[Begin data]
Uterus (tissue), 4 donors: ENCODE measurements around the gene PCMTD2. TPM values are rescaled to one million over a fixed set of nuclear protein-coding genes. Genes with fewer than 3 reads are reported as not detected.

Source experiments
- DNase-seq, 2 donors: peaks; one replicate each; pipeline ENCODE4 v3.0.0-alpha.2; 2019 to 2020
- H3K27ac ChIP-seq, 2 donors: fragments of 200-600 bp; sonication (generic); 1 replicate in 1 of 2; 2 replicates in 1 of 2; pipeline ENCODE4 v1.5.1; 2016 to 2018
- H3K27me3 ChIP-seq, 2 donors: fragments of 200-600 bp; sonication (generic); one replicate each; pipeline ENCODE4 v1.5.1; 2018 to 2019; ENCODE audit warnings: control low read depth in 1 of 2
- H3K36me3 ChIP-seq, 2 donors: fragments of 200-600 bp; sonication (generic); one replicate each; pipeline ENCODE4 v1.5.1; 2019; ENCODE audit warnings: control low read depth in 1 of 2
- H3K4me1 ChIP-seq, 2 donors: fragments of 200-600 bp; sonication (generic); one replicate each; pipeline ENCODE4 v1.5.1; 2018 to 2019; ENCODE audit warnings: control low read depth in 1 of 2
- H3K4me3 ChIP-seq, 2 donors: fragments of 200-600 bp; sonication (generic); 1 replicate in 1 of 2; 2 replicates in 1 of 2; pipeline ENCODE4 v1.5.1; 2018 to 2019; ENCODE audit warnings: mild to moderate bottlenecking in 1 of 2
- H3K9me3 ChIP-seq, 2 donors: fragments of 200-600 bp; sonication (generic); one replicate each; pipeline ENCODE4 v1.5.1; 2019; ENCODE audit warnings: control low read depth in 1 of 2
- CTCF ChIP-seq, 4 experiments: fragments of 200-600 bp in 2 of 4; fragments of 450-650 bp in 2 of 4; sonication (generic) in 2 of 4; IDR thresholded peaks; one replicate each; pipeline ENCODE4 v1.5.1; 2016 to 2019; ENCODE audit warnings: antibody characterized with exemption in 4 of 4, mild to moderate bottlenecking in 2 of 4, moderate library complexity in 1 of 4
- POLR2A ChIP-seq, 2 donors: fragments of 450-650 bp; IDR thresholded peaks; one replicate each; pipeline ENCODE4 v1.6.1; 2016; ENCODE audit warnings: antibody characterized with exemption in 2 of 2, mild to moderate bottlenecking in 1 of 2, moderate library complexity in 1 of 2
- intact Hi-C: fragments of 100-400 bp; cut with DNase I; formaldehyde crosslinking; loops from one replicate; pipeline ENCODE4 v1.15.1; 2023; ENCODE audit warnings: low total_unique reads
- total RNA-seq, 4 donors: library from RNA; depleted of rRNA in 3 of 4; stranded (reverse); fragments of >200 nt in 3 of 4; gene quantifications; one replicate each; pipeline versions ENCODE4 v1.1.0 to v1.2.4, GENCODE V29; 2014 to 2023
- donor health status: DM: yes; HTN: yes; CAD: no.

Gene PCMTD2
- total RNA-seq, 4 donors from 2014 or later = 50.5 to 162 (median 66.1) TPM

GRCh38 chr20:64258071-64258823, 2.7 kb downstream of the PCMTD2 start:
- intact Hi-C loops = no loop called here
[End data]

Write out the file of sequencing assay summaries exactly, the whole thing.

Uterus (tissue), 4 donors: ENCODE measurements around the gene PCMTD2. TPM values are rescaled to one million over a fixed set of nuclear protein-coding genes. Genes with fewer than 3 reads are reported as not detected.

Source experiments
- DNase-seq, 2 donors: peaks; one replicate each; pipeline ENCODE4 v3.0.0-alpha.2; 2019 to 2020
- H3K27ac ChIP-seq, 2 donors: fragments of 200-600 bp; sonication (generic); 1 replicate in 1 of 2; 2 replicates in 1 of 2; pipeline ENCODE4 v1.5.1; 2016 to 2018
- H3K27me3 ChIP-seq, 2 donors: fragments of 200-600 bp; sonication (generic); one replicate each; pipeline ENCODE4 v1.5.1; 2018 to 2019; ENCODE audit warnings: control low read depth in 1 of 2
- H3K36me3 ChIP-seq, 2 donors: fragments of 200-600 bp; sonication (generic); one replicate each; pipeline ENCODE4 v1.5.1; 2019; ENCODE audit warnings: control low read depth in 1 of 2
- H3K4me1 ChIP-seq, 2 donors: fragments of 200-600 bp; sonication (generic); one replicate each; pipeline ENCODE4 v1.5.1; 2018 to 2019; ENCODE audit warnings: control low read depth in 1 of 2
- H3K4me3 ChIP-seq, 2 donors: fragments of 200-600 bp; sonication (generic); 1 replicate in 1 of 2; 2 replicates in 1 of 2; pipeline ENCODE4 v1.5.1; 2018 to 2019; ENCODE audit warnings: mild to moderate bottlenecking in 1 of 2
- H3K9me3 ChIP-seq, 2 donors: fragments of 200-600 bp; sonication (generic); one replicate each; pipeline ENCODE4 v1.5.1; 2019; ENCODE audit warnings: control low read depth in 1 of 2
- CTCF ChIP-seq, 4 experiments: fragments of 200-600 bp in 2 of 4; fragments of 450-650 bp in 2 of 4; sonication (generic) in 2 of 4; IDR thresholded peaks; one replicate each; pipeline ENCODE4 v1.5.1; 2016 to 2019; ENCODE audit warnings: antibody characterized with exemption in 4 of 4, mild to moderate bottlenecking in 2 of 4, moderate library complexity in 1 of 4
- POLR2A ChIP-seq, 2 donors: fragments of 450-650 bp; IDR thresholded peaks; one replicate each; pipeline ENCODE4 v1.6.1; 2016; ENCODE audit warnings: antibody characterized with exemption in 2 of 2, mild to moderate bottlenecking in 1 of 2, moderate library complexity in 1 of 2
- intact Hi-C: fragments of 100-400 bp; cut with DNase I; formaldehyde crosslinking; loops from one replicate; pipeline ENCODE4 v1.15.1; 2023; ENCODE audit warnings: low total_unique reads
- total RNA-seq, 4 donors: library from RNA; depleted of rRNA in 3 of 4; stranded (reverse); fragments of >200 nt in 3 of 4; gene quantifications; one replicate each; pipeline versions ENCODE4 v1.1.0 to v1.2.4, GENCODE V29; 2014 to 2023
- donor health status: DM: yes; HTN: yes; CAD: no.

Gene PCMTD2
- total RNA-seq, 4 donors from 2014 or later = 50.5 to 162 (median 66.1) TPM

GRCh38 chr20:64258071-64258823, 2.7 kb downstream of the PCMTD2 start:
- intact Hi-C loops = no loop called here